COVID-19 Vaccines and Employer Liability

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COVID-19 coronavirus vaccine in doctor hands

Employers are exploring their options for mandating or encouraging workers to get COVID-19 vaccinations. They may even want to offer vaccines onsite when they are available. So can an employer be held liable if a worker has an adverse reaction to the vaccine?

"Based on information released in conjunction with the first approved vaccinations, the chances of serious adverse reactions appear low," said Jonathan Crotty, an attorney with Parker Poe in Charlotte, N.C. "Even so, employers have a number of potential legal defenses to such claims."

Workers' Compensation Coverage

A severe allergic reaction to the vaccination is possible but rare, according to the U.S. Centers for Disease Control and Prevention (CDC). The CDC reported that 21 cases of anaphylaxis were detected after about 1.9 million initial doses of Pfizer's vaccine were administered, and about 70 percent of reactions occurred within 15 minutes of receiving the vaccine. The CDC issued guidance for managing anaphylaxis following COVID-19 vaccination.

"Assuming the employee could establish that it was the vaccine that caused harm, it is unlikely that the employer itself would have administered the vaccine in the first place," noted Kevin Troutman, an attorney with Fisher Phillips in Houston.

Employers that mandate or encourage employees to get vaccinated will likely partner with a health care provider or other authorized entity to administer the vaccine, but they may still be concerned about potential legal liability if an employee has an allergic reaction.  

Ashley Cuttino, an attorney with Ogletree Deakins in Greenville, S.C., explained that an employer-mandated vaccine is considered a part of work. So under most state laws, an adverse reaction would be covered by workers' compensation.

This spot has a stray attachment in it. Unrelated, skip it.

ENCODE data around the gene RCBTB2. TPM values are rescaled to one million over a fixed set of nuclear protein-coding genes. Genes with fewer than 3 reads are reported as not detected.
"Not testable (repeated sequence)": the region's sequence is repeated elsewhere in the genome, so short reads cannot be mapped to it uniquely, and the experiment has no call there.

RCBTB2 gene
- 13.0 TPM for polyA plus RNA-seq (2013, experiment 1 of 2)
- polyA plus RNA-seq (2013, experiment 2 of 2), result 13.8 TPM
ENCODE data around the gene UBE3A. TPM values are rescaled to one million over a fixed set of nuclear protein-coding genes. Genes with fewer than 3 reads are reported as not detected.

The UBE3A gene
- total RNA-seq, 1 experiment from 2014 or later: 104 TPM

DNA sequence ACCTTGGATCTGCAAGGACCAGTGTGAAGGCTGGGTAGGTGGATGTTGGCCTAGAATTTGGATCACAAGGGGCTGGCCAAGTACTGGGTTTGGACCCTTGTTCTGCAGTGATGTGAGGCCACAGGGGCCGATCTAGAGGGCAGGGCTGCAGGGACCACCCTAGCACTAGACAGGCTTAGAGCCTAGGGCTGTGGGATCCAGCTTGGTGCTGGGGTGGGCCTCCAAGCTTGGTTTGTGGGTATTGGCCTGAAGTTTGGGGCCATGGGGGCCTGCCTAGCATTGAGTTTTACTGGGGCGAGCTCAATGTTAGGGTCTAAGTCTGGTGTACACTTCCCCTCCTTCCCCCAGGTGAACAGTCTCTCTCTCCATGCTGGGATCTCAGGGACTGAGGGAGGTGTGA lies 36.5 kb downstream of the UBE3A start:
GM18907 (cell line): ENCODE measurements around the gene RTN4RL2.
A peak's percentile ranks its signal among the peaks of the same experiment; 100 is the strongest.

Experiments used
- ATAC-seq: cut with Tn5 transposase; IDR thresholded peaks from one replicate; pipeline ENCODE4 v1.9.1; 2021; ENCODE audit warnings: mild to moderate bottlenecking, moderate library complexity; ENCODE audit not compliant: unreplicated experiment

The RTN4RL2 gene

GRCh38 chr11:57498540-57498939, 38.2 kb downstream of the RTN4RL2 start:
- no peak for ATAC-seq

Workers' compensation has been the employee's only recourse for other employer-required vaccinations, noted Helene Hechtkopf, an attorney with Hoguet Newman Regal & Kenney in New York City. "There is no reason to believe a COVID-19 vaccine would be treated differently," she said. 

[SHRM members-only resources: COVID-19 vaccination resources]

Although injuries and illnesses from mandated vaccines are likely covered by the employer's workers' compensation policy, employers should check with their carriers, suggested John Lomax, an attorney with Snell & Wilmer in Phoenix.

Additional Liability Protections 

"If an employer merely encourages employees to obtain a vaccine, coverage under workers' compensation policies may not be available," Lomax noted. But that doesn't necessarily mean that the employer would be held liable for any resulting injuries.

"Even if vaccination injury claims are not considered covered under workers' compensation laws, an employee would need to demonstrate negligence on the part of the employer," Crotty said. "If FDA [Food and Drug Administration]-approved vaccinations are administered by a third-party provider, it is difficult to see how a plaintiff would demonstrate such negligence."